By J Hugh Pruett, Astronomer, University of Oregon
When we look into the blue firmament of stars, we seem to see all its celestial jewels set at about the same distance from us, and really quite near. Some of the ancient astronomers were sure these heavenly bodies were far away, but not until recent methods of measurement were applied did we know the true spatial relationship of the various members of the universe.
Of all the sky luminaries, meteors and northern lights are the nearest, being merely in the upper atmosphere. Meteors, when visible, are usually less than 100 miles above the earth. Auroras may extend upward a few hundred miles.
Earth is attendant
Next comes our moon, which goes around the earth at a quarter million miles from us in a little less than a month. The earth, in turn, holding its constantly encircling moon, makes an annual trip around the huge, fiery sun at a mean distance of 93,000,000 miles.
But the earth is only one of the planets revolving around the sun Mercury and Venus go around on orbits nearer the sun than the earth. Farther out than are we there revolve in order Mars, Jupiter, Saturn, Uranus, Neptune and Pluto, the last at almost 40 times the earth’s solar distance. The tiny planets (asteroids), the orbits of 1564 of which have been calculated, and comets also circulate in this general space.
The above-mentioned bodies constitute the far-flung solar system enormous in extent, but relatively “invisible” in the mighty cosmic scheme. The sun is a star, appearing large because it is so near but it is only one of the estimated 30 to 100 billion stars in our vast star system, or galaxy.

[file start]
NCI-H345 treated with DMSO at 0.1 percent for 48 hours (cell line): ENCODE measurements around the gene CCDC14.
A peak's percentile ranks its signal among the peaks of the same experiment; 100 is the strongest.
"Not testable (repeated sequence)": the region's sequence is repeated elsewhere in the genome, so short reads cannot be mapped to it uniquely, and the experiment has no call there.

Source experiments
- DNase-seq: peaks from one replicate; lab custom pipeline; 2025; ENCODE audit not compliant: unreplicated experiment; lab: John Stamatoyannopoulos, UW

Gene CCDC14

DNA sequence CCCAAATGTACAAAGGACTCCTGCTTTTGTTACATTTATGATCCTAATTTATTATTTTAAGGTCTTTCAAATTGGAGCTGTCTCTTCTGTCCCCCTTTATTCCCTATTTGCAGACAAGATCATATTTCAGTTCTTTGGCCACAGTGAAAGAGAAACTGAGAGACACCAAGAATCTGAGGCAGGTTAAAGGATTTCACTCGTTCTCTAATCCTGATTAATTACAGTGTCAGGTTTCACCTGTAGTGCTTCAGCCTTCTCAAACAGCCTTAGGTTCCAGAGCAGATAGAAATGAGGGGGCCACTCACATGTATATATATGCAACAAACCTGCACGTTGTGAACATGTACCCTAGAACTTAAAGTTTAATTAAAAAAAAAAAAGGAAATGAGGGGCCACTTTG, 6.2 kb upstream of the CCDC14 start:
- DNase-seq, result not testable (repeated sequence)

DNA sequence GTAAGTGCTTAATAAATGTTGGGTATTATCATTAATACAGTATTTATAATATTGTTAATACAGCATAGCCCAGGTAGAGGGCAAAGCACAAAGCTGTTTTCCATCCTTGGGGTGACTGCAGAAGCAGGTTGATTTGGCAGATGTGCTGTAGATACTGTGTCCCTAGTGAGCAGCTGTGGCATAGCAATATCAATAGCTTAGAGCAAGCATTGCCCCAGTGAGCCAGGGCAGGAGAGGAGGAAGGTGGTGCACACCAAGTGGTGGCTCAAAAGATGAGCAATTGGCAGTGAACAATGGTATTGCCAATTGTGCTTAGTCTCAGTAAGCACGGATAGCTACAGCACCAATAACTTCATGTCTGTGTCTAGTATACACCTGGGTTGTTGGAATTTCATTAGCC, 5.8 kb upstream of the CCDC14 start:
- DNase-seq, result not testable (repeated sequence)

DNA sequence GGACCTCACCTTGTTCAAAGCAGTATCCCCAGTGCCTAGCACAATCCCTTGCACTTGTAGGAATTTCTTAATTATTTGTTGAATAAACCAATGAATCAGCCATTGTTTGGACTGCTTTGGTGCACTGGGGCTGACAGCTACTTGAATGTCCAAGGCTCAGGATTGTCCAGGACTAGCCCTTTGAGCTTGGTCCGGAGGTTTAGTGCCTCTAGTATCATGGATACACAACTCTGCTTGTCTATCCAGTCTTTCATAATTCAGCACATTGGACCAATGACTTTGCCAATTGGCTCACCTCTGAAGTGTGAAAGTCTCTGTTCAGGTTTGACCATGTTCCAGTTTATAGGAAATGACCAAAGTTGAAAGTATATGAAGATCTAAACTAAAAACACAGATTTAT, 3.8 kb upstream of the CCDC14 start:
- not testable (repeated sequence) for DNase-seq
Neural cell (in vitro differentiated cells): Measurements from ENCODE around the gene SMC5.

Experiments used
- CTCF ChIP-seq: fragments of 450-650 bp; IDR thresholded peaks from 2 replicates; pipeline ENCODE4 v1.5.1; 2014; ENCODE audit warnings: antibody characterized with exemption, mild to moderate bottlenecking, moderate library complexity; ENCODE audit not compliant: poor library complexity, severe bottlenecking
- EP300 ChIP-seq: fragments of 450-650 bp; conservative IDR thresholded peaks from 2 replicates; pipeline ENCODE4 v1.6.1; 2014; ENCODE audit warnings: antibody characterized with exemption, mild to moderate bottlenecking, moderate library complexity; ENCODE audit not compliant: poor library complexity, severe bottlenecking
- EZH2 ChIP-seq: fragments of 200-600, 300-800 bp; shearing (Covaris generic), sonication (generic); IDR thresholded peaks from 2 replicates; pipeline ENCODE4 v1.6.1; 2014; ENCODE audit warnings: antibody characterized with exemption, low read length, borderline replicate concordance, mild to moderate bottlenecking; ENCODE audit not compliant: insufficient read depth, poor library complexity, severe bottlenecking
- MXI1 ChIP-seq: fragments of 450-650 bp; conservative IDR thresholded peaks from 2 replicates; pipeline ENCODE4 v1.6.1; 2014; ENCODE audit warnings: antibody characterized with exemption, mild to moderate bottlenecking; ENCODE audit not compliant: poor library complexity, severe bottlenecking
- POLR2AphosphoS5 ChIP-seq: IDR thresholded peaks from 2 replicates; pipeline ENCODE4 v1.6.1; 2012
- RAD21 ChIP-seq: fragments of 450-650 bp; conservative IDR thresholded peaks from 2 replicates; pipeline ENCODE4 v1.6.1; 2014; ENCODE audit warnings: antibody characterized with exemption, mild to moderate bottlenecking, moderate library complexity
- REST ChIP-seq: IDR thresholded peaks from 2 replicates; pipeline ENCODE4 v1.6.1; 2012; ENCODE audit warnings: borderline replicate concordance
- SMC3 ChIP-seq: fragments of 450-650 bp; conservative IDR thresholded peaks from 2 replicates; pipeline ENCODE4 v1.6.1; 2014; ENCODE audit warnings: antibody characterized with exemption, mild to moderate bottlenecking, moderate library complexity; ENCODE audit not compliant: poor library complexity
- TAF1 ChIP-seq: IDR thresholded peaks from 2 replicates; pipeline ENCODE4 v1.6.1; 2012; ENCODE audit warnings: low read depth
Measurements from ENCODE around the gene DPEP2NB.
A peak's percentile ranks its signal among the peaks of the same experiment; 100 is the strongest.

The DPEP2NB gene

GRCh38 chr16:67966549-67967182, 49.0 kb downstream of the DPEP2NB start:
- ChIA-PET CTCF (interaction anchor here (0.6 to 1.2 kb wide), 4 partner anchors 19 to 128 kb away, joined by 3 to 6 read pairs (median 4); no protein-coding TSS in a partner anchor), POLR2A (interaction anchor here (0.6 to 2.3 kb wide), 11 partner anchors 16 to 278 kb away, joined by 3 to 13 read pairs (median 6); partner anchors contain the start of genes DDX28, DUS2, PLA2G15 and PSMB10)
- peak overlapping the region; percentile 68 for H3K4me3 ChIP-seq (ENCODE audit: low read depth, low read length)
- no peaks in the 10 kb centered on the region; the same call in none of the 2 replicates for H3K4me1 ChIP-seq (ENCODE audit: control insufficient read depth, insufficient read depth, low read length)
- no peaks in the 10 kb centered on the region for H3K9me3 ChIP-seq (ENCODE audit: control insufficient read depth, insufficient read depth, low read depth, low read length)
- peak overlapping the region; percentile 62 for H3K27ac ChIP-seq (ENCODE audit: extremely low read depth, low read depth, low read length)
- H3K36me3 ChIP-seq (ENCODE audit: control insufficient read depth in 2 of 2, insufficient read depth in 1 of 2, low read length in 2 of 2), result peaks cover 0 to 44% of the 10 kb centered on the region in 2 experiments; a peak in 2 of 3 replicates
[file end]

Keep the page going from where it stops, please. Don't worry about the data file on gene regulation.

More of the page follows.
The next nearest star known is 270,000 times farther from us than the sun. Our star with its planetary family is therefore most “lonesomely” isolated in the great sea of space.
Light takes about 10 hours to cross the huge orbit of Pluto, but it requires 100,000 years to span our enormous galaxy of stars. But even this galaxy is a relatively small part of the universe.
Limit of universe
The faint objects often called spiral nebulas, are now known to be exceedingly distant galaxies of billions of suns each. And it is estimated that there are millions of these galaxies so far apart that a light ray requires well toward a million years to cross the wilderness of space between any two of them.
Where are the limits of the universe? Our telescopes show none. The poet Poe once speculated that beyond our universe nothing exists which can never be comprehended by mortal mind.
“There may be other universes beyond,” he wrote, “but if so, they are ruled by an absolutely different set of natural laws; yea, even by entirely different gods.”